Information is fascinating at many different levels. Show me a simple graph of the components that make up a whole, that tells me something. I’ve found almost anything is more interesting when looked at across time, since it adds another dimension. This also helps with analysis, because outliers or rapid changes are often related to historical events. Compare a few data sets across time, and you have more perspective, and even more information.
The ebb and flow of the use of trains in border crossings is interesting on its own, but by comparing it to the ebb and flow of personal vehicles used in border crossings, you learn more about both data sets.
Which brings me to the value of parallelism, Tufte’s topic in this week’s reading, “Parallelism: Repetition and Change, Comparison and Surprise” from “Visual Explanations.” He explains how valuable it is to look at data sets at once, in one graph, than have several different graphs across time that each stand on their own. Of course, it is possible to clutter up a visualization with too much information, so one must be careful.
Tufte also focuses on the capabilities of computers in allowing a user to navigate through complex data to the part they want to focus on, permitting them to repeatedly listen to and analyze a certain part of a musical composition, for example. This relates to the power of interactive tools in data viz, and generally journalistic content. Break it down into digestable chunks, let people step in or out of the content as much or little as they want. The details are there, but you don’t have to absorb all of it to get the point. Or go ahead and absorb as much as you want. Have fun exploring one chunk very deeply, because you want to get its nuance. It’s up to the user to make his or her own personalized experience.
Because of these benefits of parallelism, the concept has been used to help people understand information in a literary sense for years — I still remember learning about this in high school, maybe middle school. And a graph showing multiple sets at once is extremely popular, and one of my favorite types of visualizations. Color one line different from the others, and you’re making a point of analysis. Keep it objective, and you’re opening analysis up to the user. Versatile, and ripe for as much depth, or lack of depth, as a user wants.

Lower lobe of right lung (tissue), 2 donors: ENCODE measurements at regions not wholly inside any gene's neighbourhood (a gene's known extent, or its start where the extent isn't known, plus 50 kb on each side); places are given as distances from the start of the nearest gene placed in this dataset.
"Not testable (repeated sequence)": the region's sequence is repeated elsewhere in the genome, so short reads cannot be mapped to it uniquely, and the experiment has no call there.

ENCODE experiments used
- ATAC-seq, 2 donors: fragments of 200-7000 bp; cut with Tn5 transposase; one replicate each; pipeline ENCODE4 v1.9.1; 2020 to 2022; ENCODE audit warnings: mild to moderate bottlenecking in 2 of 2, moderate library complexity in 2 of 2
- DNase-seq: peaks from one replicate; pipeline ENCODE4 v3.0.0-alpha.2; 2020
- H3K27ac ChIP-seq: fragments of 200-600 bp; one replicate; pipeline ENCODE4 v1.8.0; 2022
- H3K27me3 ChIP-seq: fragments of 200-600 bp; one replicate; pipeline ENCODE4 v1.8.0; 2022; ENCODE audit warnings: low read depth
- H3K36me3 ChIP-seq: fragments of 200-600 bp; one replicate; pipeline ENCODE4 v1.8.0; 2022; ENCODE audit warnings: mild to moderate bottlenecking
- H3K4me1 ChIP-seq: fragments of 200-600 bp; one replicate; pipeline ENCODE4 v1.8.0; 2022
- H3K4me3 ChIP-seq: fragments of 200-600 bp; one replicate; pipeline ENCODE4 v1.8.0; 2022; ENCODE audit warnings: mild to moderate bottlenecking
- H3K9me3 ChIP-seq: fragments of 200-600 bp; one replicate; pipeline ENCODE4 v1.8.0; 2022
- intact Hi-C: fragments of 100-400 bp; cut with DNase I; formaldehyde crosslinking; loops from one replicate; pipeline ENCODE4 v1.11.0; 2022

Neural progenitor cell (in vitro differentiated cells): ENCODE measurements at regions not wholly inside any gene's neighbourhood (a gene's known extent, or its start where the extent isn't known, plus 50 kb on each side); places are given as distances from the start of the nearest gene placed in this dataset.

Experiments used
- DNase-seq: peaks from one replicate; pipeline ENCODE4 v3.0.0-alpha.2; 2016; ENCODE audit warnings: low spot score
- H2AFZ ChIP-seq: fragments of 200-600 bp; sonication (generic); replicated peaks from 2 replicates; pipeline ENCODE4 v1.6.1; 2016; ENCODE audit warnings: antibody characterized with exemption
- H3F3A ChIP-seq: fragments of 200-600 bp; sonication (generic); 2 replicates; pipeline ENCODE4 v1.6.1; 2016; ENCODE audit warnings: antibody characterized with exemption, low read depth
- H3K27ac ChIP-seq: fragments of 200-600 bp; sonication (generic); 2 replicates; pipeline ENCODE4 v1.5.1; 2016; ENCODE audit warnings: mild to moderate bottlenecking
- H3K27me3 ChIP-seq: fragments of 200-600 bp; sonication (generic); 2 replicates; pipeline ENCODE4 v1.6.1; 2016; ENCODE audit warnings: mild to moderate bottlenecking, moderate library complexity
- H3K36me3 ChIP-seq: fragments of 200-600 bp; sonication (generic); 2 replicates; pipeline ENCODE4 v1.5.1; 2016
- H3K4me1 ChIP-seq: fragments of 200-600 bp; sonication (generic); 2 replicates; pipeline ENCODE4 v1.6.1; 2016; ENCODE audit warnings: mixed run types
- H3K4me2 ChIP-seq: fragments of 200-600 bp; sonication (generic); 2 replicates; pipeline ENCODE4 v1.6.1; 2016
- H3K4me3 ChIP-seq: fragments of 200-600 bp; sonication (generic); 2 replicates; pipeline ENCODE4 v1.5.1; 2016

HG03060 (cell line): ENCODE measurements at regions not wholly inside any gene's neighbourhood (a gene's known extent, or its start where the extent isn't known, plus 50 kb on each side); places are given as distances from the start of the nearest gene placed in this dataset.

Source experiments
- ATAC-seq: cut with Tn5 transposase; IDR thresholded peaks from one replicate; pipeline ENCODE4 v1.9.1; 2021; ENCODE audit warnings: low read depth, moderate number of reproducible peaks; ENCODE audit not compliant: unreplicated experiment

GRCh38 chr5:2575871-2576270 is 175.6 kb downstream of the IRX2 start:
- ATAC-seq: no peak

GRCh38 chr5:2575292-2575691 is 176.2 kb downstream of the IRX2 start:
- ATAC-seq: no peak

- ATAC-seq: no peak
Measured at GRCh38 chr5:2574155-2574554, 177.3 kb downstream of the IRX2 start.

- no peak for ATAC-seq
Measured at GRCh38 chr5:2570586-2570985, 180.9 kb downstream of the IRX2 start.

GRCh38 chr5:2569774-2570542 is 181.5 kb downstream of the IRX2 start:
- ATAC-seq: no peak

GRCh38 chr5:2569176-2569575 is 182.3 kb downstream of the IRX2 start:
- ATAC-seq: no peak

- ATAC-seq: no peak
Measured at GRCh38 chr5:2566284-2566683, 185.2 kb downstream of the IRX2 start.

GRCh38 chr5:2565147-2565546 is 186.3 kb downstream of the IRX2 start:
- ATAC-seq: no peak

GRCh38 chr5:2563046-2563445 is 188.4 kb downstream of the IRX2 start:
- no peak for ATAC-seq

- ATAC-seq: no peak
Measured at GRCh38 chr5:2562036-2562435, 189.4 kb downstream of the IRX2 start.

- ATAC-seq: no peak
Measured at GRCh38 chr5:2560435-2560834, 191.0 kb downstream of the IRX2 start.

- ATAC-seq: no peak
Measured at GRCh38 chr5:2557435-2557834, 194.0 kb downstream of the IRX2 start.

The first time I was introduced to parallelism was with the Name Voyager, looking at trends in baby name popularity. The concept has showed up in some of the New York Times’ visualizations, such as the 2008 box office receipts graph. And even as I write this, I ran across this tweet from @MacDivaONA (Chrys Wu) pointing me to a graph using parallelism to relate the years of time travel in various movies. I spent 20 minutes looking at it, and I know I still haven’t grasped half the nuances. That’s the point. It is, as Wu writes, a “datavizgasm.”
Now, that last piece may not be telling a news story, per se, but I would argue that journalism means conveying information, and if it captivates someone’s interest, it does tell a story. What’s the earliest year that has been time traveled to in a movie? The latest? Do paths of time traveling characters ever intersect? (When it comes to asking if something’s journalism, I would come down with data guru extraordinaire Adrian Holovaty. When asked the same question re: publishing databases online, such as his Everyblock, Holovaty said, “Who cares?”)
For this last graph, the makers have cataloged their creation process (thanks!) at Information is Beautiful. It’s informative to see the iterations the graph goes through. Parallelism as a graph form does pack a punch. But to do it right, it can’t be too confusing, and there must be a strong Data-Ink ratio, to use a Tufte term. All the lines drawn on the page, or as many as possible, should have to do with data. Creating content concisely is important whether you’re writing, editing, designing or coding. And that sentence, right there, is a parallel structure.